Kenya to pay $460k to rendition victims

2013-08-02 07:39
Kenyan policemen stand guard. (File, AP)

Kenyan policemen stand guard. (File, AP)

Multimedia   ·   User Galleries   ·   News in Pictures Send us your pictures  ·  Send us your stories

Nairobi - A Kenyan court has awarded compensation to 11 victims of the largest illegal deportation of terrorism suspects in Africa to countries with appalling human rights records, a lawyer said on Thursday.

The illegal deportations to countries that do not uphold human rights were meant to facilitate long periods for interrogations of the suspects - beyond the prescribed periods - by various security agencies including the FBI and CIA, said Mbugua Mureithi, who represented the 11 victims.

Some of the suspects deported to those countries had complained of torture, he said.

Judge Mumbi Ngugi ordered the Kenya government to pay nearly a total of $460 000 as restitution and ruled that their 2007 deportations from Kenya to Somalia and finally Ethiopia were unlawful and unconstitutional, Mureithi said.

The court announced the judgment on Wednesday but the written report was to be released on Thursday, he said.

The victims, eight Kenyans, two Tanzanians and a Rwandan, were part of a group of more than 100 who were detained in Ethiopia. Some were caught at different times sneaking into Kenya from Somalia, where they were escaping a US-supported Ethiopian army offensive against an Islamic extremist group that controlled much of Somalia. Others were arrested in Kenya.

The Islamic Courts Union had seized control of much of southern Somalia in 2006. Ethiopian authorities worried the Islamic extremists had designs on Ethiopian territory that is ethnically Somali and the US was concerned the Somali Islamists were harbouring terrorists. The Ethiopians entered the country at the end of 2006 and drove the Islamists from power.

The CIA began an aggressive programme in 2002 to interrogate suspected terrorists at an unknown number of secret locations from Southeast Asia to Europe. Prisoners were frequently picked up in one country and transferred to a prison in another, where they were held incommunicado by a cooperative intelligence service.

But former President George W Bush announced in 2006 that all the detainees had been moved to military custody at Guantanamo Bay.

Some of the more than 100 suspects held in Ethiopian renditions were detained for more than 18 months before being released without charge.


Mureithi said Ngugi found that the 11 suspects had been tortured although she exonerated the companies which provided the planes to ferry the suspects from liability. Mureithi said he was not happy with the amount of compensation the court awarded.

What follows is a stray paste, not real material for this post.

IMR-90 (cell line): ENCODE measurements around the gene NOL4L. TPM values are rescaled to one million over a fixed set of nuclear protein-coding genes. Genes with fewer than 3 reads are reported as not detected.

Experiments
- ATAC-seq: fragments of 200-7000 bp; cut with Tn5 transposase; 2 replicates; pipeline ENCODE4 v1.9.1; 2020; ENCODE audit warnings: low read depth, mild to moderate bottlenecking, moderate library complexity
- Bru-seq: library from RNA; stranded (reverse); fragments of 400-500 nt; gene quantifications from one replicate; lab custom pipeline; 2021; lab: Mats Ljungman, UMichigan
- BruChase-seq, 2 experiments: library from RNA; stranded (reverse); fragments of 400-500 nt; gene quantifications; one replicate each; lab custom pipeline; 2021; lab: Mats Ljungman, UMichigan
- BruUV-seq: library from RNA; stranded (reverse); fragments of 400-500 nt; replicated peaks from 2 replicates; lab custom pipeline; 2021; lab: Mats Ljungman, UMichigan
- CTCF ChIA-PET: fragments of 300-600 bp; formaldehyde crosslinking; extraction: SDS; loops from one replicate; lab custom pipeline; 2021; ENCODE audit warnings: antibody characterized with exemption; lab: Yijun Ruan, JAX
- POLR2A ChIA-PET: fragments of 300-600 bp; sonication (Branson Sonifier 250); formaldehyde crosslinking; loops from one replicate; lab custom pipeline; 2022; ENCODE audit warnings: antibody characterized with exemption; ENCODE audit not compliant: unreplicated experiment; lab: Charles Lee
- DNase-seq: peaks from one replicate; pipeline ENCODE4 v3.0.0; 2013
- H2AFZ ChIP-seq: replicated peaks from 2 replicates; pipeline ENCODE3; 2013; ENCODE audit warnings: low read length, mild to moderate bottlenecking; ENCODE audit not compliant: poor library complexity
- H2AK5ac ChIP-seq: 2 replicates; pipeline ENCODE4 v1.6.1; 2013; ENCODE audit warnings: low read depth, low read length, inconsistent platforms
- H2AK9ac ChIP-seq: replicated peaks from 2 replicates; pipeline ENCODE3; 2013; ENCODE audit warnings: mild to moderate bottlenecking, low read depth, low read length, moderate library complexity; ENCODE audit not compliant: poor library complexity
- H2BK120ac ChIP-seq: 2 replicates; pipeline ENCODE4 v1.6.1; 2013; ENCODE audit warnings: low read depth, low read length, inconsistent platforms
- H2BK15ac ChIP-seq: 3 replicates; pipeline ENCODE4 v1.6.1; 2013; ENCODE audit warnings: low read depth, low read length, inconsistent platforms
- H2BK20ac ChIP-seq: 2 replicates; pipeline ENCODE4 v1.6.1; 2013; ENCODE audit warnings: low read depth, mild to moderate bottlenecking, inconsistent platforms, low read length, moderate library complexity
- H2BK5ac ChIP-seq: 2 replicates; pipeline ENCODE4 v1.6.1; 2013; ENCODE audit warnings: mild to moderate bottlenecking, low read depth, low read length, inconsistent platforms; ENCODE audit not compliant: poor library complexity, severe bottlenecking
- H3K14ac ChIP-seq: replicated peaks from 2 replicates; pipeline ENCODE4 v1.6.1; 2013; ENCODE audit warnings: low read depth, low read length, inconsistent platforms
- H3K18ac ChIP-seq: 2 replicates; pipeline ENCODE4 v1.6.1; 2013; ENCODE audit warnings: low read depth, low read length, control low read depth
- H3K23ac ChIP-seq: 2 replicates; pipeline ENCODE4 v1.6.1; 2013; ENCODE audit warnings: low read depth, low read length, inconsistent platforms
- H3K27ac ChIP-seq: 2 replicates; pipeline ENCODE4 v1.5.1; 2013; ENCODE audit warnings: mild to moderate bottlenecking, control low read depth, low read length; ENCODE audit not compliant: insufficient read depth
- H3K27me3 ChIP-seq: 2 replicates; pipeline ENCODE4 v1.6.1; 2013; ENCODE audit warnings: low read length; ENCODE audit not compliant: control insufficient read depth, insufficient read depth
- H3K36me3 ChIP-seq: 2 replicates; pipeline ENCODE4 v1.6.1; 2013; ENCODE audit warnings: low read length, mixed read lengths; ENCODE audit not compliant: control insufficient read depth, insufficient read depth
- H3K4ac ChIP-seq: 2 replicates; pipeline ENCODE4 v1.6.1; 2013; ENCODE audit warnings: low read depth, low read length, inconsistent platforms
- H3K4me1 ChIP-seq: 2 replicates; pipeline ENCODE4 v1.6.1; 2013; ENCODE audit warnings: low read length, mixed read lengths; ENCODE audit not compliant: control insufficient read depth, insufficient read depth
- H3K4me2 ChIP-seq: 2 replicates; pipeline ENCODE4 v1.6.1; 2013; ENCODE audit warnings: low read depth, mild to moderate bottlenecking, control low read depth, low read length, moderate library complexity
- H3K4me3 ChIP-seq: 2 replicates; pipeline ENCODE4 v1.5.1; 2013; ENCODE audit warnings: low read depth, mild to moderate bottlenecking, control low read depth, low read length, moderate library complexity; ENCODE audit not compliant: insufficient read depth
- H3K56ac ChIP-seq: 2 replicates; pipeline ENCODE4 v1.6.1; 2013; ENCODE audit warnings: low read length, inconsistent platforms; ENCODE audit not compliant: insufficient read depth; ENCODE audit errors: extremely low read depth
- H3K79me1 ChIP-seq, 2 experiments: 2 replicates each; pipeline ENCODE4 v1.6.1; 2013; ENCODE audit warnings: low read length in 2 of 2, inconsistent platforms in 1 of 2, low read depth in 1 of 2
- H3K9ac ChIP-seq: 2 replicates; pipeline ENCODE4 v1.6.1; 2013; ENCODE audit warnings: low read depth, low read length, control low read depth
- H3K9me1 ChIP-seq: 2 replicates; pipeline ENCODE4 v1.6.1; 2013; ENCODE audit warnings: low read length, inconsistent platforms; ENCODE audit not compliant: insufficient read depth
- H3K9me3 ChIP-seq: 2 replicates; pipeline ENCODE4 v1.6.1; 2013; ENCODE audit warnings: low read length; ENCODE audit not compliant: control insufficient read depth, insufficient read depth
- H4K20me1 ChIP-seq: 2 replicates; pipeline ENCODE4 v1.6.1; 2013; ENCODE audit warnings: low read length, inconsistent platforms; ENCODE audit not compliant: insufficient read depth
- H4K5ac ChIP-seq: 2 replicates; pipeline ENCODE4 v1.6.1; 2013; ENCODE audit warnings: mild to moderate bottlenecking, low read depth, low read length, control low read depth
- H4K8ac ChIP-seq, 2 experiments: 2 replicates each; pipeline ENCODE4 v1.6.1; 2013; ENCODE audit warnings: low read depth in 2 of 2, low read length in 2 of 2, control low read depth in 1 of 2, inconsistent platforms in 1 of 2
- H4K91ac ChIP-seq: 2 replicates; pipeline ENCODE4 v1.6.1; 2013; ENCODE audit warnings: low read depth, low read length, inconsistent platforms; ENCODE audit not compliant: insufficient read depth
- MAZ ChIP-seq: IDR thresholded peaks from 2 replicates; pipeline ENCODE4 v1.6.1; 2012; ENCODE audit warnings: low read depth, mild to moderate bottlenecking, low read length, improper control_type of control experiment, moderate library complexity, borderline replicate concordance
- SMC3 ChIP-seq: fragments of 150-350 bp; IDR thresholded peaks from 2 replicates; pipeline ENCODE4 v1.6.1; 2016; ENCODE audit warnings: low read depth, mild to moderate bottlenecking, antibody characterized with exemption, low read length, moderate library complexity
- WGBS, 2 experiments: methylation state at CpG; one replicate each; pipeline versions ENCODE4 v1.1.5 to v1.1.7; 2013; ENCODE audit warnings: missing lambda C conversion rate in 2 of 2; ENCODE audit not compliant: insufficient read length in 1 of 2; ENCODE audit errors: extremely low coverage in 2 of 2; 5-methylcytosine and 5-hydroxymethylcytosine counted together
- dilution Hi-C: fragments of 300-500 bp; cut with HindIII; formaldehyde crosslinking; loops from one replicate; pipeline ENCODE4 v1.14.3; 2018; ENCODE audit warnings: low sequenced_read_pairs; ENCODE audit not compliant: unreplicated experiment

"In order to prevent this from happening again the court should have given higher compensation," Mureithi said. "The compensation is not commensurate to the experiences the victims were put through."

He said the court's judgment is "precedent-setting" but is not enough to stop Kenya's government from carrying out such rights violations.

"Unlike in the West where decisions of the court are taken seriously, and it changes behavior, I don't think things are taken seriously in this country. This is just another judgment. I am trying to be optimistic but I don't think this will change things," he said. "That's why substantial damages are necessary they should feel pain in the pocket."

Mureithi said he is waiting for instructions from his clients on whether to sue the United States for its role in the interrogations.

Human rights groups have long accused Kenyan authorities of having a tendency to circumvent the law when they face public pressure for action against crime or terrorism.

Rights groups have accused the police of a culture of executing terror suspects when they cannot secure convictions. The group Muslims for Human Rights says 13 people who were suspected of having links to terror groups have either been killed or have disappeared in unclear circumstances in Kenya so far this year.

At least 18 people were killed or disappeared last year, it said.

Read more on:    cia  |  kenya  |  east africa

Join the conversation! encourages commentary submitted via MyNews24. Contributions of 200 words or more will be considered for publication.

We reserve editorial discretion to decide what will be published.
Read our comments policy for guidelines on contributions.
NEXT ON NEWS24X publishes all comments posted on articles provided that they adhere to our Comments Policy. Should you wish to report a comment for editorial review, please do so by clicking the 'Report Comment' button to the right of each comment.

Comment on this story
1 comment
Comments have been closed for this article.

Inside News24

Traffic Alerts
There are new stories on the homepage. Click here to see them.


Create Profile

Creating your profile will enable you to submit photos and stories to get published on News24.

Please provide a username for your profile page:

This username must be unique, cannot be edited and will be used in the URL to your profile page across the entire network.


Location Settings

News24 allows you to edit the display of certain components based on a location. If you wish to personalise the page based on your preferences, please select a location for each component and click "Submit" in order for the changes to take affect.

Facebook Sign-In

Hi News addict,

Join the News24 Community to be involved in breaking the news.

Log in with Facebook to comment and personalise news, weather and listings.